Please do not hesitate to reach out to me with any questions that may arise from now until conference. I am enthusiastic to see where you all take committee and simply cannot wait to work with each of you over the course of the weekend!
Director, United Nations Security Council
Harvard National Model United Nations 2018
My name is Danny Rodriguez, and I will be your Crisis Director for the United Nations Security Council Committee in Harvard National Model United Nations 2018. I am a senior at Harvard College studying Government with a focus on political economy, development, and trade. I am also pursuing a secondary degree in Music, and work frequently on theater productions on campus. Your Director Safa Salem and I are incredibly excited to have the opportunity to run this committee, and want to work to make this as positive, educational, and fun an experience as possible for all of you.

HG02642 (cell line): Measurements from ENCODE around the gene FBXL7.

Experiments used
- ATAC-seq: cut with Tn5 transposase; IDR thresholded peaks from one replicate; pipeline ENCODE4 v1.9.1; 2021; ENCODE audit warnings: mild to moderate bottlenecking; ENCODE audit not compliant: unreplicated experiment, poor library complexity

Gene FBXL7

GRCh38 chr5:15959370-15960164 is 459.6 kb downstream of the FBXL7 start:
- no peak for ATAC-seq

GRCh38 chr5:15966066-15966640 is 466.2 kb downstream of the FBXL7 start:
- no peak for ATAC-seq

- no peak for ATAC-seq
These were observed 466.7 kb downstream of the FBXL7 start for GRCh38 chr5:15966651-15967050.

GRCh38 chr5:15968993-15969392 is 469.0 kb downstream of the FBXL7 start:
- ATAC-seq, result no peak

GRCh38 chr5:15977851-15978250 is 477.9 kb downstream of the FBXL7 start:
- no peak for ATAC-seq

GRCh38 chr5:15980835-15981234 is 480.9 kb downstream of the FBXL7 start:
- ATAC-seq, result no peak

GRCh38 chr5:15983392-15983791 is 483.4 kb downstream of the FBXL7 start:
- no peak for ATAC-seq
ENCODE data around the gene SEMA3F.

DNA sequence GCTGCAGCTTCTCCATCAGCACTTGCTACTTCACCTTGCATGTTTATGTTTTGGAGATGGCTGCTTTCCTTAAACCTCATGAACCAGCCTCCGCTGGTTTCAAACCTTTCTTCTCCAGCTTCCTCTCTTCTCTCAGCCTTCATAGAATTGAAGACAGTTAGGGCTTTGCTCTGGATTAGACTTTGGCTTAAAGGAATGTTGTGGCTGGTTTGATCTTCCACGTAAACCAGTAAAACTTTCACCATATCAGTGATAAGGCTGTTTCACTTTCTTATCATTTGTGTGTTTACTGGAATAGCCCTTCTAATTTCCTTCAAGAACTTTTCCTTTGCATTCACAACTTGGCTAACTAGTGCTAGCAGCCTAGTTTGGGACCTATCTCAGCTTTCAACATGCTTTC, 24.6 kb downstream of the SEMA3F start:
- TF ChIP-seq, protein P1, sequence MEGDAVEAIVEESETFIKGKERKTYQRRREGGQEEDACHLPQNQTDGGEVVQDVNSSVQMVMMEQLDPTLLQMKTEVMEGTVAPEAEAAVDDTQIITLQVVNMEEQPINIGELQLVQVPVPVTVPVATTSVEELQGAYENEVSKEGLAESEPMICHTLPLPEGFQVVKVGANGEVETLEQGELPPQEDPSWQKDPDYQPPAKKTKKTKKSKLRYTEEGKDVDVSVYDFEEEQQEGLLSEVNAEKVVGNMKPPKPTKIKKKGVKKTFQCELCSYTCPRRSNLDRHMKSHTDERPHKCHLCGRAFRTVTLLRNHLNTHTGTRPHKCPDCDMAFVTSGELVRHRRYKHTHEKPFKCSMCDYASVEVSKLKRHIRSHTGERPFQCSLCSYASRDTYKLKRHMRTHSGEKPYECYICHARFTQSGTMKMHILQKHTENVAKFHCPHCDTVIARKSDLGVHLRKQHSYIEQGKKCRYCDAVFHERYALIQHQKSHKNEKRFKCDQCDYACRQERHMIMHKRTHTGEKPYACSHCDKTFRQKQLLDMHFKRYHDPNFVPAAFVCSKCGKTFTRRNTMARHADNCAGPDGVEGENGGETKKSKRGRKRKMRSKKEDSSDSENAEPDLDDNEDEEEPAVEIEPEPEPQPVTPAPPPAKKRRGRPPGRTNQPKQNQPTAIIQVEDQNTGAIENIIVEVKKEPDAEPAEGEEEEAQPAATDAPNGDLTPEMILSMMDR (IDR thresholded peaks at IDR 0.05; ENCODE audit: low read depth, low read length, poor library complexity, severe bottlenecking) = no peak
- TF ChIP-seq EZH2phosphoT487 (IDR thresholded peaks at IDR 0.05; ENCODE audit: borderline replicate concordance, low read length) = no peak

I am originally from the beautiful island of Puerto Rico, where I lived until I came to college. When I am back home, I like to frequent the beach just enjoy the sun. When I am indoors I like to cook, play guitar, and watch the West Wing, Archer, and How I Met Your Mother over and over again on Netflix. As mentioned earlier, on campus I work with theater pretty heavily. I started and run the Latinx theater organization on campus, Harvard College TEATRO!, and have directed, music directed, and performed in a number of shows on campus. I am also a freshman advisor, a Jazz director at Harvard’s radio station, a manager at the campus pub, and of course, a member of the International Relations Council.